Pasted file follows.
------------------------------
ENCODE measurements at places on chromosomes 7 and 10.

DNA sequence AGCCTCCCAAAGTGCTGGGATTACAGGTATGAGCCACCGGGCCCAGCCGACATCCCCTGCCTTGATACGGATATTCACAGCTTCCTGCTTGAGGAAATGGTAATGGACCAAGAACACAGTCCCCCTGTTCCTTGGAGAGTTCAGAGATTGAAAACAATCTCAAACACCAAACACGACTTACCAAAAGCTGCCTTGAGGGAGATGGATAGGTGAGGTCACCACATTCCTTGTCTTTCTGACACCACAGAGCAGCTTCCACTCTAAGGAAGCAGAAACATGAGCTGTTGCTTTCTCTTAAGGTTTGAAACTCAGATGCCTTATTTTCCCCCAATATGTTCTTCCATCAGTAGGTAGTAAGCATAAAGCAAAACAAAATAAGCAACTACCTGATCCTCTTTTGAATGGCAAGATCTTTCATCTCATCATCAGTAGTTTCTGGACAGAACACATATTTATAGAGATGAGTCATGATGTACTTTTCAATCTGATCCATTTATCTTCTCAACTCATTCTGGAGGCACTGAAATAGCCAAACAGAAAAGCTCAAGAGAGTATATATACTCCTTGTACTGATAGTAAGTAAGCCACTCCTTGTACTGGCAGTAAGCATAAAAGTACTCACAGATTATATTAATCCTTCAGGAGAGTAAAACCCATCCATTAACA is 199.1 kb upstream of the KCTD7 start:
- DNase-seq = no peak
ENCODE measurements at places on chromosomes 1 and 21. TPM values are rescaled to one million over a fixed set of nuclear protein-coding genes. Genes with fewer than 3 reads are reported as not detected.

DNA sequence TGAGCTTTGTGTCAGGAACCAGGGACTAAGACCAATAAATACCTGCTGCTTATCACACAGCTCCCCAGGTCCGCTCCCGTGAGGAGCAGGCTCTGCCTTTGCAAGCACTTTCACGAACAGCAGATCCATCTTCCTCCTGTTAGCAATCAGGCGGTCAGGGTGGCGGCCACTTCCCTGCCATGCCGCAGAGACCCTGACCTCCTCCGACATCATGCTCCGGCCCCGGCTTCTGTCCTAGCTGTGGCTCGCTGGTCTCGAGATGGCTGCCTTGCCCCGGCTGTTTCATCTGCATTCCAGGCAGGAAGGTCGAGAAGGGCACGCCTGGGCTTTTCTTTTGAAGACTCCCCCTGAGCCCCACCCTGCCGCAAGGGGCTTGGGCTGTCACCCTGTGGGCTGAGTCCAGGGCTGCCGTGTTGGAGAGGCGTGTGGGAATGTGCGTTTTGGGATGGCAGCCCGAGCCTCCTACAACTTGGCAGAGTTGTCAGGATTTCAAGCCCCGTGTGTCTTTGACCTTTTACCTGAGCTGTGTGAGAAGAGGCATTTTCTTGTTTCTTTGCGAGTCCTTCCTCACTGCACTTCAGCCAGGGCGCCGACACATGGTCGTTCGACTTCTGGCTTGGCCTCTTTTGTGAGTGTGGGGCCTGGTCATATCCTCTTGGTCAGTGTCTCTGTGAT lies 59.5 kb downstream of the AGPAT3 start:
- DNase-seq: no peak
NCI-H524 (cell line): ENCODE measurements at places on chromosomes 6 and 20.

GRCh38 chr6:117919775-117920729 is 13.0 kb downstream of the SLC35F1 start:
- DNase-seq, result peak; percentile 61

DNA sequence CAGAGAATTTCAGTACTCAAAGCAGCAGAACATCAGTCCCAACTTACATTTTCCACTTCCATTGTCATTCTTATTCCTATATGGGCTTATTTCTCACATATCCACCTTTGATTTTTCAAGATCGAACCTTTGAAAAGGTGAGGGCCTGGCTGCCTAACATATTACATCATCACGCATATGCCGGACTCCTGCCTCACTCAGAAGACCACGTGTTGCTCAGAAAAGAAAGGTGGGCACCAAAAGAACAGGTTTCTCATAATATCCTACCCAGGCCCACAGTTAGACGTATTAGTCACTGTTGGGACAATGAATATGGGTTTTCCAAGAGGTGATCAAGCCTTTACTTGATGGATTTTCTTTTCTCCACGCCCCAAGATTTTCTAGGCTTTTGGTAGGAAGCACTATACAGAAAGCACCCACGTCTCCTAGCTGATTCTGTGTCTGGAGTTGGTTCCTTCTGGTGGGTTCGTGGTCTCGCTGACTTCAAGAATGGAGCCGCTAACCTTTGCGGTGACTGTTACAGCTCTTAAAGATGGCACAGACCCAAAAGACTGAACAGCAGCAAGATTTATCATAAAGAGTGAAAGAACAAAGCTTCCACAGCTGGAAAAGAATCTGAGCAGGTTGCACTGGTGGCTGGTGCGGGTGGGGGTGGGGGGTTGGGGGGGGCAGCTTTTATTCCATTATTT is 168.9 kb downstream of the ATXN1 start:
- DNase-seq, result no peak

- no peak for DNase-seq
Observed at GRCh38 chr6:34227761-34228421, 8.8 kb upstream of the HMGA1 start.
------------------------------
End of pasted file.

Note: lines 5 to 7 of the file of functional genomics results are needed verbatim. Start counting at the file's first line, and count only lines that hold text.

DNA sequence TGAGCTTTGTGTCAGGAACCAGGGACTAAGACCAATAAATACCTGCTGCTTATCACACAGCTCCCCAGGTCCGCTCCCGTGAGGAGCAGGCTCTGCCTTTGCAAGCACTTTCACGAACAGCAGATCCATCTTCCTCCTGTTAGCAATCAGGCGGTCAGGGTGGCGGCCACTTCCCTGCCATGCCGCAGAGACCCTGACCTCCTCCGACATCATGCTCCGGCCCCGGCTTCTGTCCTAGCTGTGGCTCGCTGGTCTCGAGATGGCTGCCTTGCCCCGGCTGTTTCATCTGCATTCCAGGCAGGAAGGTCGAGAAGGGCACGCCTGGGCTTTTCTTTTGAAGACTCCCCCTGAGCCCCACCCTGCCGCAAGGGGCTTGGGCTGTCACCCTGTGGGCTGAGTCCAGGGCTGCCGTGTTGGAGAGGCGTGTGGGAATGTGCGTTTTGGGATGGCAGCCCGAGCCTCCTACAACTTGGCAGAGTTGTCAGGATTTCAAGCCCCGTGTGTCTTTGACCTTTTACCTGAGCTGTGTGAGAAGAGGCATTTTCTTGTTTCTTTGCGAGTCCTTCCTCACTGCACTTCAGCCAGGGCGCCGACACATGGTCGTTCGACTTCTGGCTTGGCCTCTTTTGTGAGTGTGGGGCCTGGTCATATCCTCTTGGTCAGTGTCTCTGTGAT lies 59.5 kb downstream of the AGPAT3 start:
- DNase-seq: no peak
NCI-H524 (cell line): ENCODE measurements at places on chromosomes 6 and 20.